Mr. Charles Liddell engaged his services in the design and superintendence of several stations on two branches of the Midland and North Western Railways. In 1846 Mr. Wood obtained a premium of £100 for his design for the Blackburn Railway Station.

His work, however, was by no means confined to railway architecture ; the streets and terraces known as Upper Hyde Park Gardens were laid out by him for Messrs. J. and C. Rigby, who built all the houses on the estate from his designs and specifications. He was also architect to the block of offices at the southwest corner of King Street and Gresham Street. His practice was now of a very extensive character, and it would be tedious to mention all the numerous buildings erected from his designs in London and in the provinces; they comprise, churches, schools, dwelling-houses, warehouses, offices, stables, and buildings of almost every class, many of them of considerable importance and excellence of design. In addition to the above works, Mr. Sancton Wood was surveyor to several building estates in different parts of London and the suburbs, amongst the most successful of which was the Lime Grove Estate, Putney ; this estate was laid out by him and entirely covered under his superintendence, several houses upon it being built from his own designs.

Mr. Wood formerly held the appointment of District Surveyor of Putney and Roehampton, and for the last twenty-four years was District Surveyor of St. Luke’s, Chelsea. In 1861, he was a candidate for the office of Superintending Architect to the Metropolitan Board of Works, and was only defeated by Mr. George Vulliamy by three votes.

His long and varied experience, coupled with his reliable judgment and rapid perception, eminently qualified him for the surveying branch of his profession, and he was very largely occupied with arbitrations, valuations and compensation cases ; in later life his architectural practice was almost relinquished for this more profitable class of work.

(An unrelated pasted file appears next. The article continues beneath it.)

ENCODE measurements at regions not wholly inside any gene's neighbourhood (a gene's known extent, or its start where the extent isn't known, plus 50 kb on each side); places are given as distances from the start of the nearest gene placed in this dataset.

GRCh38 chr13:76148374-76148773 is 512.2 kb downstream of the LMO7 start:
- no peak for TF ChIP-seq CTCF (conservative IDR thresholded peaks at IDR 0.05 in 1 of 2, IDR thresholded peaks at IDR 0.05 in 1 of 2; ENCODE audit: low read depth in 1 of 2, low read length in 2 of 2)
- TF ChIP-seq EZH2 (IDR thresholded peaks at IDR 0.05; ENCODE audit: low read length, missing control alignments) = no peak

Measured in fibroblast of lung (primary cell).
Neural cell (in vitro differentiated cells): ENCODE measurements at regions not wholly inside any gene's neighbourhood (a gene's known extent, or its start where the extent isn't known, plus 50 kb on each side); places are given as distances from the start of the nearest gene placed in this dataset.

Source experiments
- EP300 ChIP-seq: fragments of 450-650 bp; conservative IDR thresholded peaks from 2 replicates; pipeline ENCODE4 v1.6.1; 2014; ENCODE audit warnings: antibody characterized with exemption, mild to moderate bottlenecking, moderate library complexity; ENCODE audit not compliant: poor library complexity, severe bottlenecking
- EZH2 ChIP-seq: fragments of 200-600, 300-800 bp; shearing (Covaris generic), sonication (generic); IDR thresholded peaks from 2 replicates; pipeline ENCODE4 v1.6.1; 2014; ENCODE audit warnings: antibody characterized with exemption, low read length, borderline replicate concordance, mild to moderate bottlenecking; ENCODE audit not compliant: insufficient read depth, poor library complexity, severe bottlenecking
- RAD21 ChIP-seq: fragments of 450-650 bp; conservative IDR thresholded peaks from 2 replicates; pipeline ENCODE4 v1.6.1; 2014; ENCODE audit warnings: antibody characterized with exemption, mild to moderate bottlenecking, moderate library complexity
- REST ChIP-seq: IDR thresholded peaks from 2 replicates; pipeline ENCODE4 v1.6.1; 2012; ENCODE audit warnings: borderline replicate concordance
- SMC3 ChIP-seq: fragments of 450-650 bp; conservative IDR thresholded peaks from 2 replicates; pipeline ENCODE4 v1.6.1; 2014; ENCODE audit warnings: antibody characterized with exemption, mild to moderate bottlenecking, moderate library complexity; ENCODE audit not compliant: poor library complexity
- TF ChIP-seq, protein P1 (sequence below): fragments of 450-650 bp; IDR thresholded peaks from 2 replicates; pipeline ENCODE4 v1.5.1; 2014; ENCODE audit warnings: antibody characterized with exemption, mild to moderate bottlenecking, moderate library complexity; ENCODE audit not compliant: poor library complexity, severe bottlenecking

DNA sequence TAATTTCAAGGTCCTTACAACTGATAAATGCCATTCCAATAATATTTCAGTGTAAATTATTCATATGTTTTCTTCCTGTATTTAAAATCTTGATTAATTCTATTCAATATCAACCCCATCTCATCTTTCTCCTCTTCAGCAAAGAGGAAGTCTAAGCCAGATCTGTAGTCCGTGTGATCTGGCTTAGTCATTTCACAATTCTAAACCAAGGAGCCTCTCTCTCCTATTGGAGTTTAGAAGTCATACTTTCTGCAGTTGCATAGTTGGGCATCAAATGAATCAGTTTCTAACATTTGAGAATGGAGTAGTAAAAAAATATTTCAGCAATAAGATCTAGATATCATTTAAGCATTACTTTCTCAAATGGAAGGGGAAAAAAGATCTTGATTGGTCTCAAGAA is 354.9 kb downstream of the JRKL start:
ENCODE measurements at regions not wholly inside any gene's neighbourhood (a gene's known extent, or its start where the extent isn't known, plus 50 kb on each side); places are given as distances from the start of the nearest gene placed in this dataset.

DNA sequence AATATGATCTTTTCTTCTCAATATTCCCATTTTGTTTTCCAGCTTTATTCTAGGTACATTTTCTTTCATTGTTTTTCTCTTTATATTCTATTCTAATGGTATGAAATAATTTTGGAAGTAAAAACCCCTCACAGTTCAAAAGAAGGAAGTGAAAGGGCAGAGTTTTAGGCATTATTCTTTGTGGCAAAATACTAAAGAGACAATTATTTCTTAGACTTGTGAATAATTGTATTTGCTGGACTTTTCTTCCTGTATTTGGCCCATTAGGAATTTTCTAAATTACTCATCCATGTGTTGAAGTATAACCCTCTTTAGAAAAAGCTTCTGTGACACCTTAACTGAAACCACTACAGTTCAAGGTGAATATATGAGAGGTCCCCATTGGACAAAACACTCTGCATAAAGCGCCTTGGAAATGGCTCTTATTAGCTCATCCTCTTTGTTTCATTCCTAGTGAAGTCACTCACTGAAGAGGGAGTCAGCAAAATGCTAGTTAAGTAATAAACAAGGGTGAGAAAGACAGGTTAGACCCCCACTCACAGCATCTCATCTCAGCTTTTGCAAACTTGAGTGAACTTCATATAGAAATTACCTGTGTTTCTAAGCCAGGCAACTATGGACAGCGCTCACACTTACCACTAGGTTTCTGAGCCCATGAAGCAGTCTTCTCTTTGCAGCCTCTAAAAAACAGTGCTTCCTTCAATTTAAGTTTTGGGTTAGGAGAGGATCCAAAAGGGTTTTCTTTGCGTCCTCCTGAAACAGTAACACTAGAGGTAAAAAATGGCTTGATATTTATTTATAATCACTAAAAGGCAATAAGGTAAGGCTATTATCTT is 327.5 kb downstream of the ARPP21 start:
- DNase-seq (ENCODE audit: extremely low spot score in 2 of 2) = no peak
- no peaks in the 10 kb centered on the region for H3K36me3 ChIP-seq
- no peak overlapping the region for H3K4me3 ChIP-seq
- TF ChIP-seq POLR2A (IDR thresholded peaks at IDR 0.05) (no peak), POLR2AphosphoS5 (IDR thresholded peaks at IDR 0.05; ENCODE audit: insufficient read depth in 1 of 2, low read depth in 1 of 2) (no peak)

Mr. Wood was a Fellow of the Royal Institute of British Architects, on the Council of which he served in 1850 and 1851, and a Fellow of the Institute of Architects of Ireland; he was also a Member of the Institute of Surveyors. He was elected an Associate of this Institution on the 4th of April 1848, and served on the Council in the Session 1857-58.

Although of too quiet and retiring a disposition to make the attainment of office a matter of ambition, still, like many other busy men, he did not shirk such voluntarily imposed duties. He was also a member of the Examining Board for District Surveyors, the duties of which post he performed up to the last.

For many years he was an active member of the Directorate of the Provident Clerks Assurance Company, in which he took a considerable interest. He was an eminently successful man in most things that he undertook, an able administrator with a clear, sound judgment, and a quick and accurate perception of facts. Although of a somewhat nervous and excitable temperament he was possessed of considerable vigour of mind, and great refinement and delicacy of feeling, and his unimpeachable integrity of character and courtesy of manner won him the respect and esteem of all men who came into contact with him.

He died at his residence at Putney Hill on the 18th of April, 1886, in the seventy-first year of his age, after an illness of two or three days.